• WHO, IFPMA (International Federation of Pharmaceutical Manufacturers Association), Global Forum for Health Research, Rockefeller Foundation, World Bank, Swiss Agency for Development and Cooperation, Association of the British Pharmaceutical Industry, Wellcome Trust
  • Formed as alternative to market mechanisms, which have not led to vaccine development
rbm roll back malaria
RBM –Roll Back Malaria
  • 1998- WHO, UNICEF, UNDP, World Bank, plus 90 other partners
  • Goal to halve malaria by 2010
  • Multi-faceted Strategy, with emphasis on “low tech’ interventions:
    • Preventive treatment during pregnancy
    • Artemisinin-based combination therapy for treatment
    • Vector control
      • Insect-treated nets
      • Indoor residual spraying
low tech weapons against malaria
“Low Tech” Weapons Against Malaria
  • Artemisinin
  • Mosquito nets
  • DDT
artemisinin an organic antidote to chloroquine resistance
Artemisinin – an organic antidote to chloroquine resistance
  • Artemisinin and artesunate come from an herb used in traditional Chinese medicine
  • Combat chloroquine resistance
  • Works best when combined with another anti-malarial
  • Artemisinin in combination with other anti-malarials has cure rate of 90%
  • PROBLEM: Artemisinin currently grown in Tanzania, exported to Europe for processing, re-imported to Africa at prohibitive cost of $5-7 per dose
policy choices whose standards are they anyway
Policy Choices: Whose Standards Are They Anyway?
  • DDT -- arguably readiest, cheapest means to combat malaria
  • Not used in developing world because of regulatory standards in developed world
  • Northern/western driven environmental standards have (inadvertent) impact on health in developing world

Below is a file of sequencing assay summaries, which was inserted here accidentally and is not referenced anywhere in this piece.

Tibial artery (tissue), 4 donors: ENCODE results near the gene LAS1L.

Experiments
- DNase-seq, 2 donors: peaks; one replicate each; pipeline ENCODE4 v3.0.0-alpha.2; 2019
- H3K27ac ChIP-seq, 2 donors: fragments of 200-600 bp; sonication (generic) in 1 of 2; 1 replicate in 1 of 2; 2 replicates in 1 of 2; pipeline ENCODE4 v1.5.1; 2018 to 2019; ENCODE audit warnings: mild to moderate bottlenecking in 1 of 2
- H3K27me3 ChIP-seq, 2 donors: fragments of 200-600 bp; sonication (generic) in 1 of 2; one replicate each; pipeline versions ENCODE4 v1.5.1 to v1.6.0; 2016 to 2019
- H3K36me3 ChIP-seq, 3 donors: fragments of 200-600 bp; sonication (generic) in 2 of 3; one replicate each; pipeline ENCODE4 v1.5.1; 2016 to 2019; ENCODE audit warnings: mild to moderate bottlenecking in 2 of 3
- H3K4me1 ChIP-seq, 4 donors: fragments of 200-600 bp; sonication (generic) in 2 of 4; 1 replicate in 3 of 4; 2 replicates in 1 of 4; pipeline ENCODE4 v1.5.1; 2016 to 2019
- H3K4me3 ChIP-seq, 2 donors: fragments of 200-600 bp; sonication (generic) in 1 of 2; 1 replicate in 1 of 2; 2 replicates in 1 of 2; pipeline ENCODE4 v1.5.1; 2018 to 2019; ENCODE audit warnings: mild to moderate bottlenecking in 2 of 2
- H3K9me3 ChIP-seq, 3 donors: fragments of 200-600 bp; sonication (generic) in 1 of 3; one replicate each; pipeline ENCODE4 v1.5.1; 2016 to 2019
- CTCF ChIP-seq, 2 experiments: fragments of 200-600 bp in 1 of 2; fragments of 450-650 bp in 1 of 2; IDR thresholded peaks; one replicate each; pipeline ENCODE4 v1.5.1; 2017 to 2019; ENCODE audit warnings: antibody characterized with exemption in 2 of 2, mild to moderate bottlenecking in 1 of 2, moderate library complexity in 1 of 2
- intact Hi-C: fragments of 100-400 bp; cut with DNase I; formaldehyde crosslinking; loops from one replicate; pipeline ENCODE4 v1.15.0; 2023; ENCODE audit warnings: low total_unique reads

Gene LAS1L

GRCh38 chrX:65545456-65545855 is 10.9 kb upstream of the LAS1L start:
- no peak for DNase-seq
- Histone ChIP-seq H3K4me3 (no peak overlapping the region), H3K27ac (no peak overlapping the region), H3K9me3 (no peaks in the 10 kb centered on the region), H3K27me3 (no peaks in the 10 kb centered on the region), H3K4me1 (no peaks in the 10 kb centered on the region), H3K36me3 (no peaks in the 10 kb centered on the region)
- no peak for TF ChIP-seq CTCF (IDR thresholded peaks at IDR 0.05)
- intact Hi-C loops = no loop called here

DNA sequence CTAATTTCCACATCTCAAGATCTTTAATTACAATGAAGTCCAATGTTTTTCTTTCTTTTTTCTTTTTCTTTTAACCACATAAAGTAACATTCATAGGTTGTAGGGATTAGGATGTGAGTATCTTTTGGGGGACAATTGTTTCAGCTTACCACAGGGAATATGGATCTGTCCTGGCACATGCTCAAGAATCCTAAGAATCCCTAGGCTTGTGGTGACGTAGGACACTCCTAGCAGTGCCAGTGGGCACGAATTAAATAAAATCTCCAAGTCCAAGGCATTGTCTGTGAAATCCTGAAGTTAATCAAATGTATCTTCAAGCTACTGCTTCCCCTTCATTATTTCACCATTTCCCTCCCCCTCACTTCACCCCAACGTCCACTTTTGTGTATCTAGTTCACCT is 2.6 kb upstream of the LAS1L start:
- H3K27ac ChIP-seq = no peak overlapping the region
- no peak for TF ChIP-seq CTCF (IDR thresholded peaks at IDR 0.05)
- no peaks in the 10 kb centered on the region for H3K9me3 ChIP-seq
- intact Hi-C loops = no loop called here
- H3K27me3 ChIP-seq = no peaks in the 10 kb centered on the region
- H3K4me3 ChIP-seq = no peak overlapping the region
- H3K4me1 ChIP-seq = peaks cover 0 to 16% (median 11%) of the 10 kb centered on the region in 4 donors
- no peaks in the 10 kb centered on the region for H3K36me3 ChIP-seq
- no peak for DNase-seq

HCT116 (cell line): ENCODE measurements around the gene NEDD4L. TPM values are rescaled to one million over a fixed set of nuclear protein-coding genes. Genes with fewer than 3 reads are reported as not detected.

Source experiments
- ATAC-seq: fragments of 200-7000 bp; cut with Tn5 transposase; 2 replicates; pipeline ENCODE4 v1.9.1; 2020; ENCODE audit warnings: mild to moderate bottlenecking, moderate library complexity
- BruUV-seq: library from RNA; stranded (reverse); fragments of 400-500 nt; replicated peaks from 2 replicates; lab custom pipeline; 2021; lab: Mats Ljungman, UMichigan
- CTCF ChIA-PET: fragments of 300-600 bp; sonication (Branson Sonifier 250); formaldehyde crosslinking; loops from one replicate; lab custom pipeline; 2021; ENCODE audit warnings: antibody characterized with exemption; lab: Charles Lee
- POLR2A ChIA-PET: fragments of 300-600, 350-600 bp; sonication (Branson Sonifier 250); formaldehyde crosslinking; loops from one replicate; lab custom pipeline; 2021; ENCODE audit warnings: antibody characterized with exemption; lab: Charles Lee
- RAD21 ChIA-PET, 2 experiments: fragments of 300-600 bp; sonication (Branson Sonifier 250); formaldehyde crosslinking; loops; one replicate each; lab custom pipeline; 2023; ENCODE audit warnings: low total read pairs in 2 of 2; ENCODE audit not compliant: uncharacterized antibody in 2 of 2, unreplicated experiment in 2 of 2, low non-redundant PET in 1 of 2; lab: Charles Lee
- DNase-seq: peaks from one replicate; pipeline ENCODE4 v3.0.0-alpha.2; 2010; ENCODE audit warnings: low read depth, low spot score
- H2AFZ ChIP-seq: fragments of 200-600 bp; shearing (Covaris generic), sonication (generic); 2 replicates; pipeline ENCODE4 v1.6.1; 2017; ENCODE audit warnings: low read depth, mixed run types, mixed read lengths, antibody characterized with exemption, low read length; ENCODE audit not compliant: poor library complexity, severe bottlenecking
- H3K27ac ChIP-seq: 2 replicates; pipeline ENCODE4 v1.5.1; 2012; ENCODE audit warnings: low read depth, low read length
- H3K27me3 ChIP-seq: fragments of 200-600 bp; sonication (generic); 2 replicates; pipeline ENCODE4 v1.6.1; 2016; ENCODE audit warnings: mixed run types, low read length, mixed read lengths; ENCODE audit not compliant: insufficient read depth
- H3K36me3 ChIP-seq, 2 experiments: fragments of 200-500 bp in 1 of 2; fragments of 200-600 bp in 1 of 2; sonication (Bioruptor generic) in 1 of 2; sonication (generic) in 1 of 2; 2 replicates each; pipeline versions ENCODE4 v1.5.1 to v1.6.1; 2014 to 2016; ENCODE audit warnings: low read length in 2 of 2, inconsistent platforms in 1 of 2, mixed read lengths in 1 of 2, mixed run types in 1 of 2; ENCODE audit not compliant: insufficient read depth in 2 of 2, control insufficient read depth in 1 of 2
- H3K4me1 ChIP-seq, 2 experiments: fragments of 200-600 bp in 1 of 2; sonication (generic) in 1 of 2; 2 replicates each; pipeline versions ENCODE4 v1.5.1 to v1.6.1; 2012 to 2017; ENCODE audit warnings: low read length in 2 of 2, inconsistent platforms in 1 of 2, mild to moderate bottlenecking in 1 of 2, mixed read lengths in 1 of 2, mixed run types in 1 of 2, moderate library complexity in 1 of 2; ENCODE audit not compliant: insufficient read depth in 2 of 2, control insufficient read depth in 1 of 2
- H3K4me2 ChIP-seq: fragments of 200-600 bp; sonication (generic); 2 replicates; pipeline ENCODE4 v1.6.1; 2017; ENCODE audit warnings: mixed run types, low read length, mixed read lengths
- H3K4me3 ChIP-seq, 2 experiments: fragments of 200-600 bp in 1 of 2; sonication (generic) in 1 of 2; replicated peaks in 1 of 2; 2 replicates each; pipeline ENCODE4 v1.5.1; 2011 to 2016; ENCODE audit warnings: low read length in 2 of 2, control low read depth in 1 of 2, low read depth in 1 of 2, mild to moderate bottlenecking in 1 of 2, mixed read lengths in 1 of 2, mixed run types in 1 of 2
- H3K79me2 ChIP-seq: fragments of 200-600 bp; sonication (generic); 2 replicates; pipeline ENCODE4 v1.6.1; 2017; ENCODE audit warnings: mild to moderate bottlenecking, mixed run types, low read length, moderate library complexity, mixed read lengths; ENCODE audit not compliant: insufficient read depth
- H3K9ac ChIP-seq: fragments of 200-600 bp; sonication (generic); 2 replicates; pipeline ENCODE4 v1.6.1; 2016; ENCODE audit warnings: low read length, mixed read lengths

• How to balance environmental safety and human health?
  • Risk evaluation that incorporates risk of doing nothing
slide23
Another approach -- modify the vector
  • Genetically alter mosquito so that it cannot transmit disease (prevents malaria parasite from binding onto mosquito’s gut; interrupts malaria life cycle)
  • Genetically alter mosquito so that it produces more defensin, which kills malaria bacteria (like a vaccine imbedded in mosquito)
  • Problems: How to regulate? How to ensure environmental safety?
role of department of defense
Role of Department of Defense
  • “New” vaccine recently tested in Mozambique was developed at Walter Reed
  • DOD operates largest malaria drug development program in world, emphasis on drug resistance (IOM Emerging Infectious Diseases from the Global to the Local Perspective, 1999)
  • DOD has large network of state-of-art labs all over world -- 700 staff, with 800 in DOD who work with them on infectious diseases
  • Focus on safety of troops has led to comprehensive surveillance/monitoring system
  • Links to WHO and other health agencies
flu vaccine crisis reveals u s vulnerability
Flu Vaccine Crisis Reveals U.S. Vulnerability

Systemic problems with vaccines:

1) high cost of manufacturing and passing regulatory hurdles;

2) limited U.S. and foreign markets;

3) Product liability exposure.

towards a different model
Towards a Different Model
  • Need to create incentives for more private companies to develop vaccines
  • Requires creative rethinking of public/private balance and roles
  • How to create incentives for more public and private entities to tackle infectious diseases in developing world
  • How to balance western/northern regulation standards with needs and capacities of developing world